We have made major contributions towards establishing the digital approach in mobile communications. Our successes include, in collaboration with NEC Corp. in Japan, the world’s first digital transmitter for a 450 MHz signal frequency. One of our key findings is that the finalstage configuration with the highest potential is the voltage-switching, push-pull approach. Unfortunately, complementary GaN HEMTs for the efficient driving of the final-stage are not available. So, working within this restriction, we have built a module with our 0.25 μm GaN-HEMT process (see Figure 2 (a) for a typical circuit diagram, and 2 (b) for the corresponding module).
This module features a pair of preamplifiers in source configuration that amplify the very small input voltage swing – it is just a TTL-level input voltage swing of 0.5 Vpp. The amplified signal is fed into the input of the differential PA, which generates swings for final-stage transistors. Combining this PA with an off-chip, 800 MHz band-pass filter has enabled us to set a new benchmark for the microwave amplification with a digital approach: a maximum power-added efficiency of 60 percent. This PA also produces a very high power gain of 40 dB.
One of the great strengths of the digital power amplifier is that it provides a versatile building block with multi-band capability. Currently, the only suitable candidates for the core amplifier of such a digital PA are those of the class-D/S type. These essentially act as power switches.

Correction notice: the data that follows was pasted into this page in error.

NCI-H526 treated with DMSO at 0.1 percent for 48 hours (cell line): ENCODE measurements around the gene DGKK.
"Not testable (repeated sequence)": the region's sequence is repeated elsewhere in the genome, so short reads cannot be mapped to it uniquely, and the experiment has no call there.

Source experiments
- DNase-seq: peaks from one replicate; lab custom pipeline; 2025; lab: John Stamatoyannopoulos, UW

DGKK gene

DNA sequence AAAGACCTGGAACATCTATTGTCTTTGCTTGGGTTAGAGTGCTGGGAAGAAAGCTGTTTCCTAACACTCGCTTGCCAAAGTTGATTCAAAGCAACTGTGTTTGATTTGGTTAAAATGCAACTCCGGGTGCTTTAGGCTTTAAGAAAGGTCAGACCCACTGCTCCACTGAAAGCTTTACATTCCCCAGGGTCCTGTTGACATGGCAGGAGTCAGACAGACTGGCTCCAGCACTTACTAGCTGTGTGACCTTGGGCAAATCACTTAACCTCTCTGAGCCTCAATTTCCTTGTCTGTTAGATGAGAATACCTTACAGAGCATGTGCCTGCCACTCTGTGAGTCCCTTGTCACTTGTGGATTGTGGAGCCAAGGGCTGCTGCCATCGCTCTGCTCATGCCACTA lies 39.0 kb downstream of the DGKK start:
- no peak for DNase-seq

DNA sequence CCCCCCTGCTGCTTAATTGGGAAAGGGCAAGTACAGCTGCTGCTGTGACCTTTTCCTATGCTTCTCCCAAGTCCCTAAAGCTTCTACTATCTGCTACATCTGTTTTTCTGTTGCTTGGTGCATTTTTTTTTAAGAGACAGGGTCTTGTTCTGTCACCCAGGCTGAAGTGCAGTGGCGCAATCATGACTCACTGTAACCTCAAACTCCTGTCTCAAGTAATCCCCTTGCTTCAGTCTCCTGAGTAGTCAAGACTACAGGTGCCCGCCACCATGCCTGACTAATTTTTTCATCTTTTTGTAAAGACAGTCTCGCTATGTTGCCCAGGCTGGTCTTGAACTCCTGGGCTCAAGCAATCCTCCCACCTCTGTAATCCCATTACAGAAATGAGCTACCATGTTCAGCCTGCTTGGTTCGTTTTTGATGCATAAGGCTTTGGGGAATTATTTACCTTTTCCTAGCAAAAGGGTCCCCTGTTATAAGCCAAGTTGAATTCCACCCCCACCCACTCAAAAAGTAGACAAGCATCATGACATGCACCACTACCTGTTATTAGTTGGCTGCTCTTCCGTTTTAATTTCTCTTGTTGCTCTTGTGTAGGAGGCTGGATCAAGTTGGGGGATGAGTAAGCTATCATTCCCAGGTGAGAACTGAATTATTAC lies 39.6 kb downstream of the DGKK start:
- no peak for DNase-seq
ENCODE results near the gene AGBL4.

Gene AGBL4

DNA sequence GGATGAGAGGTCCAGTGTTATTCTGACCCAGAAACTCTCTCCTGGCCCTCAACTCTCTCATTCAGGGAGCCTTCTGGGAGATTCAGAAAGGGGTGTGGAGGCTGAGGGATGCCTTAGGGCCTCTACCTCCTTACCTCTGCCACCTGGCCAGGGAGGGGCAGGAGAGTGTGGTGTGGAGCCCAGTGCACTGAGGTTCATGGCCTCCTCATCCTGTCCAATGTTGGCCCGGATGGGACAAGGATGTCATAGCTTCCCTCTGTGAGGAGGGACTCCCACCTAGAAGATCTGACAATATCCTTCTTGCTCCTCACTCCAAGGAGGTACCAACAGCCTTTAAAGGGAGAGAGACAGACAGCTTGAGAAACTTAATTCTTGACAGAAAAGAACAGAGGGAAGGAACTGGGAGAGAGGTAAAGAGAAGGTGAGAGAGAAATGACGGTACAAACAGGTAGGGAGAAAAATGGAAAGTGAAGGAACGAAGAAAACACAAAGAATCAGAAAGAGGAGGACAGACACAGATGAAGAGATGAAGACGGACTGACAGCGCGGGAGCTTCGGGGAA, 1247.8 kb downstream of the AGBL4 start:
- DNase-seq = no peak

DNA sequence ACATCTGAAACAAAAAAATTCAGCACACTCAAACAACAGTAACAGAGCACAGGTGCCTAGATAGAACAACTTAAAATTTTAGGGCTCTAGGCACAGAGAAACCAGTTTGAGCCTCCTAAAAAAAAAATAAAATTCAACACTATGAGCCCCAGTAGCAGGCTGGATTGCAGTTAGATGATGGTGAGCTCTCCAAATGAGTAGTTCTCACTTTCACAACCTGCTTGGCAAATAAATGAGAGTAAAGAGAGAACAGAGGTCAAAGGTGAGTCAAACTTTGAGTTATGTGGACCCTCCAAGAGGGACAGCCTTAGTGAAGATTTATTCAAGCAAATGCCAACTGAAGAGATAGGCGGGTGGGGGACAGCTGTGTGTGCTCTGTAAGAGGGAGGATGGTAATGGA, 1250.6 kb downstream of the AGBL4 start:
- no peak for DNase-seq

We have used our latest generation of GaN MMICs as building blocks for the construction of various power amplifier modules with increased digital content. They include the first tri-band amplifier of class-S type for the 0.8/1.8/2.6 GHz band, and an H-bridge and a single-chip classD/S PA for the 800 MHz band. Our portfolio of digital amplifiers has a maximum output power of 14 W and final-stage drain efficiency of up to 90 percent. Although full-scale output powers in the 10 W-range are insufficient for today’s macrocell base stations, they are more than adequate for smaller cells, such as picocells and femtocells.
Moreover, by applying a digital Doherty operation to the H-bridge PA enables final-stage drain efficiencies of 75 percent at power back-off levels of 6 dB, and 40 percent at 12 dB. These results demonstrate the benefits of the digital PA for realising a range of circuits with the same IC, formed with changes that just involve the periphery. The high flexibility and compactness of the circuits, combined with the performance of our digital power amplifiers, demonstrates that our technology is a very promising candidate for inclusion in picocells and femtocells for next-generation mobile communication infrastructure.